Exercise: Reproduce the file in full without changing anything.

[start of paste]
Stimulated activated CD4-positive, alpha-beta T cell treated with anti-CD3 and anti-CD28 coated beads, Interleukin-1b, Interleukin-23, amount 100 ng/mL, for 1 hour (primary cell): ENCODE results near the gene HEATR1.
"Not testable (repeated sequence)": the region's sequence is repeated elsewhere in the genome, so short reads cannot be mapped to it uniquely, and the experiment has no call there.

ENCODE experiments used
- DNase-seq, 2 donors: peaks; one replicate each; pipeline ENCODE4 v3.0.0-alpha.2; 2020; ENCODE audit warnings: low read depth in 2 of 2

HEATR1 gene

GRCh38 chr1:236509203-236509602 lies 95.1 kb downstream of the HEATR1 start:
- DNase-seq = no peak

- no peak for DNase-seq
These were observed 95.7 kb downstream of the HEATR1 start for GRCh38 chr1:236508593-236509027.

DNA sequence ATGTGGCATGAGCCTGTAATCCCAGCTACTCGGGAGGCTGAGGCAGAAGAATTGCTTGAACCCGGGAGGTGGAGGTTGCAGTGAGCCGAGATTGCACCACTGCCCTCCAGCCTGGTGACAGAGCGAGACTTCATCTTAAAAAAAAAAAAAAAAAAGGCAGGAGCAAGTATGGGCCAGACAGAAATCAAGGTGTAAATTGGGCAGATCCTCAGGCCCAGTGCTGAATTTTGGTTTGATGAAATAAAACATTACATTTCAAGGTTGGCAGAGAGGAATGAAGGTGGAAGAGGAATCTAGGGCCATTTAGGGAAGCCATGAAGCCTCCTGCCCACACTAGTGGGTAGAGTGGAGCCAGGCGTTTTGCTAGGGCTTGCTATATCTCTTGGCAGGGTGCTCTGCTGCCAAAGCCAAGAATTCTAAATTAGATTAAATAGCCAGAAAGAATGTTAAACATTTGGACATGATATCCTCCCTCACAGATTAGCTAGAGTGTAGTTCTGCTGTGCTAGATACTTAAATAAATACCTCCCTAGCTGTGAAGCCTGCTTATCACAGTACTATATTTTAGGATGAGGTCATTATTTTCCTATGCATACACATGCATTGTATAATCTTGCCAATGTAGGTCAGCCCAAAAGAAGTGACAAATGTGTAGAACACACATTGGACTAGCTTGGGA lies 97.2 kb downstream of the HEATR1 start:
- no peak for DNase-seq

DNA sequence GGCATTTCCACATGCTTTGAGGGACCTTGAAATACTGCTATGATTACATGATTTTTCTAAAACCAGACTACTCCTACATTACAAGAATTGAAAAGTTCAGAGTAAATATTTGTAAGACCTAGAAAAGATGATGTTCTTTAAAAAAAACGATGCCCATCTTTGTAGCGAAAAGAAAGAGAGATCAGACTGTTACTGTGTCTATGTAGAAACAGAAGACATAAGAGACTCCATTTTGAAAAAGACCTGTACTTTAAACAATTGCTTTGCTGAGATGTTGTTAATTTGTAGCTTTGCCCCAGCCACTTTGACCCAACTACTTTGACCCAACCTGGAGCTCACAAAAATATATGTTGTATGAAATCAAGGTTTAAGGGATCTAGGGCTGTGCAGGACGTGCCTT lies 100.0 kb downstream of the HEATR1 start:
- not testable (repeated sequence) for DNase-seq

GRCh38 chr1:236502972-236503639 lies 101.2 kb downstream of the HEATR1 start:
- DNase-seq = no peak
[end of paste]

Stimulated activated CD4-positive, alpha-beta T cell treated with anti-CD3 and anti-CD28 coated beads, Interleukin-1b, Interleukin-23, amount 100 ng/mL, for 1 hour (primary cell): ENCODE results near the gene HEATR1.
"Not testable (repeated sequence)": the region's sequence is repeated elsewhere in the genome, so short reads cannot be mapped to it uniquely, and the experiment has no call there.

ENCODE experiments used
- DNase-seq, 2 donors: peaks; one replicate each; pipeline ENCODE4 v3.0.0-alpha.2; 2020; ENCODE audit warnings: low read depth in 2 of 2

HEATR1 gene

GRCh38 chr1:236509203-236509602 lies 95.1 kb downstream of the HEATR1 start:
- DNase-seq = no peak

- no peak for DNase-seq
These were observed 95.7 kb downstream of the HEATR1 start for GRCh38 chr1:236508593-236509027.

DNA sequence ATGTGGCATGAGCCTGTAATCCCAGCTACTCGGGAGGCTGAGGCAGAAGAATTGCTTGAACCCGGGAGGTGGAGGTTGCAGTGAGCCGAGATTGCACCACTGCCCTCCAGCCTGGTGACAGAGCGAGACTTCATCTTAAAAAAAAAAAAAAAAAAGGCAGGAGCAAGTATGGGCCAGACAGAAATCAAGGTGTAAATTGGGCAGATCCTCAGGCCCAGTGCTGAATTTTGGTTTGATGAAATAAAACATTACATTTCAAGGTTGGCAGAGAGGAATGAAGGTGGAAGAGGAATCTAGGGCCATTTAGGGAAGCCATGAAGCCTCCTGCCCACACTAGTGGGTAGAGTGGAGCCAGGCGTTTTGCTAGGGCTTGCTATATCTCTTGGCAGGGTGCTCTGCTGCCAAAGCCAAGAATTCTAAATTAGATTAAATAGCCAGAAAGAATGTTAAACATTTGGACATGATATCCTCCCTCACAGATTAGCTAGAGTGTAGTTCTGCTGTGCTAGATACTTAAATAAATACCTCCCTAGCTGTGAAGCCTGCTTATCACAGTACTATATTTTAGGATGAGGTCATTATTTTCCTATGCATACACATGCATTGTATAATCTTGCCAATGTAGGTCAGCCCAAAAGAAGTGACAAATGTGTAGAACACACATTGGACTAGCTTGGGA lies 97.2 kb downstream of the HEATR1 start:
- no peak for DNase-seq

DNA sequence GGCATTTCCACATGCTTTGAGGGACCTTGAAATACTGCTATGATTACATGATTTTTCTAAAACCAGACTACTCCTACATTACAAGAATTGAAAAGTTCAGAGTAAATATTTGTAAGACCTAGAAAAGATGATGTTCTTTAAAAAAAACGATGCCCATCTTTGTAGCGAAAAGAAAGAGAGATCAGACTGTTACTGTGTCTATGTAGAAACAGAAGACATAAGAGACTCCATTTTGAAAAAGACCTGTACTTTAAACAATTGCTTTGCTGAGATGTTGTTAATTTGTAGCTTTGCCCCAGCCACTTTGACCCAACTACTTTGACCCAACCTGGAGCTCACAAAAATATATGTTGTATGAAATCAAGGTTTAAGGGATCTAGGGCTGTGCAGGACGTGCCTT lies 100.0 kb downstream of the HEATR1 start:
- not testable (repeated sequence) for DNase-seq

GRCh38 chr1:236502972-236503639 lies 101.2 kb downstream of the HEATR1 start:
- DNase-seq = no peak